18 Apr I’m Never Leaving Africa!
It’s mid-April and I’ve published exactly two blog posts in 2018. That’s including this one.
You know what the worst part is? One of my New Year’s resolutions was to become a more active blogger, to share my tips and stories with you in this longer format. Instead I have 151 article drafts and guilt sitting on my shoulders, enjoying the piggy back ride.
There’s a good reason for my absence though. As you’ll know if you follow me on Instagram and Facebook, I’ve been travelling around Africa since the beginning of the year. But my trip was more than a happy-g0-lucky backpacking adventure. I came out here as part of the #Faces2Hearts project organised by the European Union.
It’s a wonderful initiative, focused on sharing the stories of local people and how their lives are changing thanks to EU support. My time with Faces2Hearts was life-changing, and I say that without cringing. I’ve grown so much as a person and I owe it all to the people I met along the way.
From female entrepreneurs who aren’t afraid to shake up social norms to hardworking school children, from men who are fighting to protect their communities to village leaders eager to embrace change, every single one of them left a deep imprint on my soul. In the mountains of Ethiopia, forests of Uganda, beaches of Tanzania and lakes of Malawi, the journey into the locals’ hearts made mine grow at least twofold. If you haven’t yet check out this blog where I shared all my stories.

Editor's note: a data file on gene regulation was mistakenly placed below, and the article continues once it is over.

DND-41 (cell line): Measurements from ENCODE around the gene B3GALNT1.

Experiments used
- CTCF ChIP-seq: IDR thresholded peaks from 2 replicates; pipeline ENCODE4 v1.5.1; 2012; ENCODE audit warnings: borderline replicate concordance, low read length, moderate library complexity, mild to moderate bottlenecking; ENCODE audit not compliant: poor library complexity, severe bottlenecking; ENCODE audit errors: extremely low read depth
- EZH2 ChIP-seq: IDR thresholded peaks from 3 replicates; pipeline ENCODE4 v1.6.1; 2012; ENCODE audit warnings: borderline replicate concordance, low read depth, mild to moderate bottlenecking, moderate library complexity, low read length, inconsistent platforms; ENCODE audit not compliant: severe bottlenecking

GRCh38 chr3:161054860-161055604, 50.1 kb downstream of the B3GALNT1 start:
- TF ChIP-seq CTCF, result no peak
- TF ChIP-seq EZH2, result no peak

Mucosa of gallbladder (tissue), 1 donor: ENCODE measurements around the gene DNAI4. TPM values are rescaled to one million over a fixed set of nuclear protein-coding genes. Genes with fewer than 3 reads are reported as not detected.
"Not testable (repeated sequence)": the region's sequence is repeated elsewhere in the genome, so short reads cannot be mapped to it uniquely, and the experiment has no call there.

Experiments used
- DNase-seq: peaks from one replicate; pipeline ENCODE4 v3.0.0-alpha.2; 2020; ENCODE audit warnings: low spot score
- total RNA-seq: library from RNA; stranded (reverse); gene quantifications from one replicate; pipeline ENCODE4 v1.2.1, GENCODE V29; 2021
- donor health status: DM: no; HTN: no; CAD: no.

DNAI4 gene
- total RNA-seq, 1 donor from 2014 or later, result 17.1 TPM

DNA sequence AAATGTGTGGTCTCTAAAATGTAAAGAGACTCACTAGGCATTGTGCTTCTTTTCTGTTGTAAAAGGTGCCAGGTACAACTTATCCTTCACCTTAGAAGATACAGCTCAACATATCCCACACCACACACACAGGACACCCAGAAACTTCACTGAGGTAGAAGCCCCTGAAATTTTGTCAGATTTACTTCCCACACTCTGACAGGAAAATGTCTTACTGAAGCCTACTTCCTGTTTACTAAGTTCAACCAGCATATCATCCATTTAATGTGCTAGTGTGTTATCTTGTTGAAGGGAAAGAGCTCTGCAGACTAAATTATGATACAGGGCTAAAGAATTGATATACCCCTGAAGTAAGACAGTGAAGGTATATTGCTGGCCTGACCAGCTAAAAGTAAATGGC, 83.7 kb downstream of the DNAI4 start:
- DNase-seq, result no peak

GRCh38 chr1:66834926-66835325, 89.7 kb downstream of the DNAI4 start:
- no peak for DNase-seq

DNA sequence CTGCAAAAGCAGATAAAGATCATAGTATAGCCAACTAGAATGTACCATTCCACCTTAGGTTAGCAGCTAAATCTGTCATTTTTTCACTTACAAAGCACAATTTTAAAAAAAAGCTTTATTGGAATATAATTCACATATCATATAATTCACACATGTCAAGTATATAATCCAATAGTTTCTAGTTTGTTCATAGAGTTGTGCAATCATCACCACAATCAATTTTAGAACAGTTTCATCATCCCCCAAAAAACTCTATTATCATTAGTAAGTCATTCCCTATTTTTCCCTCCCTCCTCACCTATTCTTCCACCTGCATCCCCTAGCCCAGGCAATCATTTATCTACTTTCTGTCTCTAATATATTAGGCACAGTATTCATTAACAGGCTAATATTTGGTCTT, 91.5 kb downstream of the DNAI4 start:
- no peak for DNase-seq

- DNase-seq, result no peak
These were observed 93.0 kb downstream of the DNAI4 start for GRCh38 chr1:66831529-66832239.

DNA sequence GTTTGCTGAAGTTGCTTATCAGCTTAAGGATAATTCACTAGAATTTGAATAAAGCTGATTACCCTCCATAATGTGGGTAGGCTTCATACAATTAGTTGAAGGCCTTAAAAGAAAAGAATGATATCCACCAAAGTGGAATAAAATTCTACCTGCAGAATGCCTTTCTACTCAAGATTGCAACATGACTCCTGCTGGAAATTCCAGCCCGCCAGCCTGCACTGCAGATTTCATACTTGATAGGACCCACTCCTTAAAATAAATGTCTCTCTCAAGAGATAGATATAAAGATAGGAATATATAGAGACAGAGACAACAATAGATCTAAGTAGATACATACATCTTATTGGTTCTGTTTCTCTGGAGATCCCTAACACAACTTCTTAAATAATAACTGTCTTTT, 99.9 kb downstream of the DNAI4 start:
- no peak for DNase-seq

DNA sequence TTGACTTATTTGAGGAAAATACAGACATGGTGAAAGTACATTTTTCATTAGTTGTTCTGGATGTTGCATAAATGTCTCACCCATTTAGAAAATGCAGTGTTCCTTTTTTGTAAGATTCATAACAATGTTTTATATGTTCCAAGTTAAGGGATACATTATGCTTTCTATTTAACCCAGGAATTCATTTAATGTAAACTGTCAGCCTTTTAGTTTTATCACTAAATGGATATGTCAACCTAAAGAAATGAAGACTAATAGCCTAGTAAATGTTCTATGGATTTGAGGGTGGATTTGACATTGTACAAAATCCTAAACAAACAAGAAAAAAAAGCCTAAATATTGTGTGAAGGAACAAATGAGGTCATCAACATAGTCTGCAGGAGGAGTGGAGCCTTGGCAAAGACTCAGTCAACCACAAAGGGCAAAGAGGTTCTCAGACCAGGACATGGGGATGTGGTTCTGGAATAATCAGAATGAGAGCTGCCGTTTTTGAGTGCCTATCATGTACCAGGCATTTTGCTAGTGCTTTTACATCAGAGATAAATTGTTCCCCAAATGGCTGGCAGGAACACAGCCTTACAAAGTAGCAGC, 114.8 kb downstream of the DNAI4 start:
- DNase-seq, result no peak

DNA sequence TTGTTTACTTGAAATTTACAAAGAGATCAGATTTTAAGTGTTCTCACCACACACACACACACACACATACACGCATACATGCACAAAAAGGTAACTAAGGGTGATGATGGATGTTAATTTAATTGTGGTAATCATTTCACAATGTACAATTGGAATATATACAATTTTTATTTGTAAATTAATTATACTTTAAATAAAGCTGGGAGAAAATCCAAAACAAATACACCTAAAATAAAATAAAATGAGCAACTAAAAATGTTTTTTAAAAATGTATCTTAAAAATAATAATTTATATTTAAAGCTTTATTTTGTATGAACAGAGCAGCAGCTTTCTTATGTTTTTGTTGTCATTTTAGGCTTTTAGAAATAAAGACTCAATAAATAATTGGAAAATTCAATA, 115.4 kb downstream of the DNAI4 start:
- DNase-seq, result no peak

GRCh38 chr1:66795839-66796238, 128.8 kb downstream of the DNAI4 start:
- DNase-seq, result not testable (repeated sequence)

But now the time has come for me to get back to what I do best and that’s running my own business! One of the biggest perks of being Girl vs Globe is my ability to work from anywhere in the world. I’ve known that ever since I turned this little corner of the Internet into a full-time job but never quite took advantage of it.
Sure, I’ve lived in four different cities since graduating university in the summer of 2015. But they weren’t exactly offbeat choices – London, Manchester, Glasgow, Vienna. I liked each of them in its own right but never felt properly relaxed. There was always a deadline hovering over my head like a poisonous cloud. I couldn’t go a single day without feeling miserable because I failed to live up to my self-imposed idea of who I should be.
Despite not working a traditional job I was trapped in that familiar old cycle. I wanted to advance, to make more money, to be more respected by my peers. I craved the same outdated version of success everyone else does. My job title made me sound more enlightened than my friends in the rat race but I really wasn’t.
As you’ve no doubt guessed from the title of this post, my journey around Africa didn’t come to an end when my time in the Faces2Hearts project did. No ma’am. I was supposed to leave Malawi on March 21 but it’s been nearly a month and I’m still here.
Looking from the outside in it barely sounds surprising. “A travel blogger decided to take some time out to travel? Wow Marge, pass the popcorn.” I get it, sarcastic inner voice. The truth is that the decision shocked me more than anyone.
I’m not an impulsive person. Dropping everything to travel without an end date, to explore remote villages where I’m forced to disconnect from the Internet is very unlike me. It limits my ability to make money, meet clients and liaise with brands. It limits my ability to work – something we workaholics generally find hard to swallow.
But you know what? I’m finally realising that taking time away from being “productive” and working nonstop is one of the smartest things a person can do. Backpacking around Malawi has been one of the best and most liberating decisions I’ve ever made. Ever.